RM of 130 rad m^-2^ (Wilkinson et al. 1991). A comparison between the
VLBI observations of Cawthorne et al. and nearly contemporaneous VLA
observations by Rusk (1988) suggest that the intermediate scale
structure is ~8% polarized and has a projected magnetic field that
continues to run parallel to the jet.
The core is found to be only weakly polarized at all frequencies (see
Table 3). At 15 GHz in the inner jet (components C1 and C2), the
polarization increases to 2.2% and 5.8%, respectively, and reaches a
maximum of 13% at component A ( Fig. 7a). The electric-vector position
angle changes abruptly between the core, C1, and C2. In the core, the
RMs are not well fitted by a {lambda}^2^ law. Good fits to a {lambda}^2^
law are obtained in component C1 with observed values of -880 +/- rad
m^-2^. In component C2 the RMs fall abruptly to -30 +/- 70 rad m^-2^
and remain low throughout the extended jet (see Fig. 2 and Table 3). The
RM-corrected magnetic field orientation is shown in Figure 3.
Given the low RMs found at component C2 and beyond, I have combined
the data from all four frequencies between 4.6 and 5.1 GHz to produce
the image shown in Figure 8. In addition to increasing the sensitivity
through additional data, this has the added advantage of improving the
UV coverage and hence the image fidelity. I find component A to be 12%
polarized but do not find the polarization to increase as dramatically
in the diffuse extended jet as reported by Cawthorne et al. Rather, the
polarization ranges from 5%-35% with the maximum values occurring along
the edge of the source. At the edges the high fractional polarization
may result in part from errors in the total intensity image.

9. 1997ApJS..110..191d
Re:3C 380
3C 380 (quasar, z = 0.692, m_F702W_ = 16.86).-This source also has a very
detailed one-to-one correspondence between the optical and radio
emission. Both optical hot spots to the north-west are closely matched by
peaks in the radio emission, so these optical hot spots probably
originate from synchrotron radiation. Because of the close correlation,
we assume an alignment angle of 0^deg^. Superluminal motion in this
source was found by Wilkinson (1990), implying a viewing angle nearly
perpendicular to the plane of the sky. The intrinsic source size is
therefore significantly larger than the 20 kpc CSS limit.

10. 1995A&AS..112..235A
Re:3C 380
3C 380 (1828+48)
This source has been discussed in detail by Wilkinson et al. (1990). We
confirm the very asymmetric depolarization between 1.3 and 5 GHz.

11. 1995A&AS..110..213R
Re:[HB89] 1828+487
1828+487 (3C 380): The 408 MHz map was made from data supplied by P.
Wilkinson and the 1666 MHz maps published in Wilkinson et al. (1984). The
5 GHz map was made from 2 mins of data. The angular size listed in Table
2 refers to the separation of the brightest points in the extended
structure. The low brightness structure has an angular size of ~16
arcsec.

12. 1994ApJS...93....1A
Re:3C 380
Q1828+4842 (3C 380, z_em_ = 0.695)
Boisse et al. (1992) studied this object in the range 3139 -
3946A and found no lines. Spectrum #1 for this object suffers
from the flattening problem in the July 1988 spectra. In our spectra
we find Galactic Na I and tentative CaII.

13. 1994ApJS...91..491G
Re:3C 380
1828+487 (3C 380) - Our 4m and 2.1m observations agree well. We were
unable to fully correct for the effects of strong sky emission on the red
wing of H{beta} and for atmospheric absorption in the core of the H{beta}
profile.

14. 1994A&AS..105...91B
Re:3C 380
1828+487 (3C 380, Fig. 49) Radio maps at subarcsecond resolution of this
complex CSS quasar can be found in Pearson et al. (1985; 8.4 GHz VLA A
array map), Akujor et al. (1991; 5 GHz MERLIN map), and in van Breugel et
al. (1992; 1.4 GHz VLA map). The image given in Pearson et al. (1985)
displays more complex fine scale structure than our 15 GHz image.

15. 1992A&A...256...56v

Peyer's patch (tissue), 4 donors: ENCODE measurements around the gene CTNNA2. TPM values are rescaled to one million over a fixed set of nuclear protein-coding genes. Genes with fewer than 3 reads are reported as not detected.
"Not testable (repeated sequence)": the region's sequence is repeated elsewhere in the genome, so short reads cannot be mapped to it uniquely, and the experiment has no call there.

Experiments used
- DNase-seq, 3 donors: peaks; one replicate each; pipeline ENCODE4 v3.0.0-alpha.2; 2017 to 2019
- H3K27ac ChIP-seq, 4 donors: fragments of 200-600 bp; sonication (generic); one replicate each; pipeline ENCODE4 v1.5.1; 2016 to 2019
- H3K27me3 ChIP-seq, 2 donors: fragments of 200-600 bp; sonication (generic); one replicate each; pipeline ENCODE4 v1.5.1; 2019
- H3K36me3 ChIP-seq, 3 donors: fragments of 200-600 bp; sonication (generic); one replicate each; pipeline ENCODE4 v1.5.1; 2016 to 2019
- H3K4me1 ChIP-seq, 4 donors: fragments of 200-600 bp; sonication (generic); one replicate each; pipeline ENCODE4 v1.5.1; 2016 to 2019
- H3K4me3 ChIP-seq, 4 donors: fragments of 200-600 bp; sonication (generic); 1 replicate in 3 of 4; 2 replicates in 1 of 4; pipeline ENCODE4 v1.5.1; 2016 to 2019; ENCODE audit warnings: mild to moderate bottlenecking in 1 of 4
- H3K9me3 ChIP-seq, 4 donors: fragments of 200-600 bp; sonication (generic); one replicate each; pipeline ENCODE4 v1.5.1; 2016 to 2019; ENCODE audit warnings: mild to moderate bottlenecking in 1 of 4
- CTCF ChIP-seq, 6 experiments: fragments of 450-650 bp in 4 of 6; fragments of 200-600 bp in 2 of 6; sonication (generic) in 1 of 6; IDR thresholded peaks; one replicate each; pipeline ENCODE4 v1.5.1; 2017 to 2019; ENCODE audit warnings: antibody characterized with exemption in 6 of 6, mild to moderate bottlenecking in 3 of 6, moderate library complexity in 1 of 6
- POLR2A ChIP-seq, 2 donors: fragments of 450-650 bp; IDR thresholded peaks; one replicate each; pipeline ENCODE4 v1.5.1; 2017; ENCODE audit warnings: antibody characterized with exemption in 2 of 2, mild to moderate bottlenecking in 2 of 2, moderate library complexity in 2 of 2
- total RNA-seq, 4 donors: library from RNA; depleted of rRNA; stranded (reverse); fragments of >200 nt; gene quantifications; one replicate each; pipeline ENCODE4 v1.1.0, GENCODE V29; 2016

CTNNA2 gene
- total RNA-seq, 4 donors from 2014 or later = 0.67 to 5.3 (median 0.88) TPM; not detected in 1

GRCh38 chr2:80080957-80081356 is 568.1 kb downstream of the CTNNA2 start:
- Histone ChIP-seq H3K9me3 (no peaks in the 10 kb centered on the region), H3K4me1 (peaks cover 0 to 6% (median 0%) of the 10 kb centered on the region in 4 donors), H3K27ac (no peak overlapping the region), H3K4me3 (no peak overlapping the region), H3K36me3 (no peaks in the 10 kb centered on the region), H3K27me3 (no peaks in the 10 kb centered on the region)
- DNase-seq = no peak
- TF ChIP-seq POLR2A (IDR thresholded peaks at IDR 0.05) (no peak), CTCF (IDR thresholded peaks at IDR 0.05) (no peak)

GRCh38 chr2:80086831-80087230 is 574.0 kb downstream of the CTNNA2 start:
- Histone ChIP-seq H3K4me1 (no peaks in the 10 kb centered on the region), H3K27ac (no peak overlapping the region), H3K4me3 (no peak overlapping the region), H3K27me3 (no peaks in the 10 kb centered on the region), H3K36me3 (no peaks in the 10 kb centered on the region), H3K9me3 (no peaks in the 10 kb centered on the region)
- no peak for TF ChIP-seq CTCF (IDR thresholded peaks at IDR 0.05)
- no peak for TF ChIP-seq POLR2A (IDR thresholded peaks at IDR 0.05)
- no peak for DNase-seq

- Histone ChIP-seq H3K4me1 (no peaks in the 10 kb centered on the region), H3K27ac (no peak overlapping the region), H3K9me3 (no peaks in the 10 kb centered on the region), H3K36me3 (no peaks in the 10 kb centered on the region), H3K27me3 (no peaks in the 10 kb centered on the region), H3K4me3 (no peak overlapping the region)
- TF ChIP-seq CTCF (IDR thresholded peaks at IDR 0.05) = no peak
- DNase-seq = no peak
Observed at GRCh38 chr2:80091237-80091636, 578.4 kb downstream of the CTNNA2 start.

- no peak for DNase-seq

Re:3C 380
3C 380 (Fig. 6): This source is surrounded by a halo of ~14" X 9"
accounting for 50% of total flux density at 1.5 GHz. For a detailed
discussion of the source structure see Wilkinson et al. (1990). and
Wilkinson et al. (1991).

16. 1988ApJ...328..114P
Re:3C 380
1828+487 (3C 380).-The large-scale structure of 3C 380 has been mapped
a number of times. VLA observations at 5 GHz by Pearson, Perley, and
Readhead (1985) show a complex structure extending over 9". This
structure is similar to that mapped at 1.7 GHz using MERLIN (Wilkinson
et al. 1984a, b; Flatters 1987). Four components can be distinguished in
these maps: a compact flat-spectrum core, a short "jet " extending to
the northwest, a bright ridge of emission 3" east of the core, and a
diffuse halo in which these features are embedded.
The compact component has been studied in several VLBI observations
(Readhead and Wilkinson 1980; Wilkinson et al. 1984a), and was observed
in the course of this survey. These observations show a compact,
flat-spectrum core with a steeper elongated component, generally
identified as a "jet," extended 15 mas in P.A. -57deg, close to the
position angle of the VLA and MERLIN maps (- 45deg).
The projected radius of the halo is 20h^-1^ kpc; thus even modest
deprojection by a factor of 2 would probably p1ace these regions outside
the parent galaxy. The spectrum of 3C 380 is steep between 20 MHz and 5
GHz, but flattens above 5 GHz owing to the flat-spectrum core component,
which dominates the spectrum at frequencies above 10 GHz.
It is possible that 3C 380 may be a classical triple source seen
end-on. There are 20 steep-spectrum double or triple sources in our
sample, so that the probability of having one of these objects aligned
within 5deg of the line of sight is about 10%, which is not too unlikely
for consideration. The size and power of the halo are typical of the
outer lobes of powerful triple sources, and the dominance of the
flat-spectrum core could be due to relativistic boosting of a weak core
component. An alternative possibility, advocated by Wilkinson et al.
(1984a), is that the morphology of 3C 380 is due to interaction with
the interstellar medium. Observations of the broad and narrow optical
emission lines may help to discriminate between these two possibilities.
Where necessary, we have assumed H_0_ = 100h km s^-1^ Mpc^-1^ and
q_0_ = 0.5 to convert angles to projected distances.

17. 1965AJ.....70..384W
Re:3C 380
Of three objects visible within the search area two are red with m_pg_'s~21. The
third is starlike, blue, m_pg_ ~17.0 and is located 15" E of the radio position.


Back to NED Home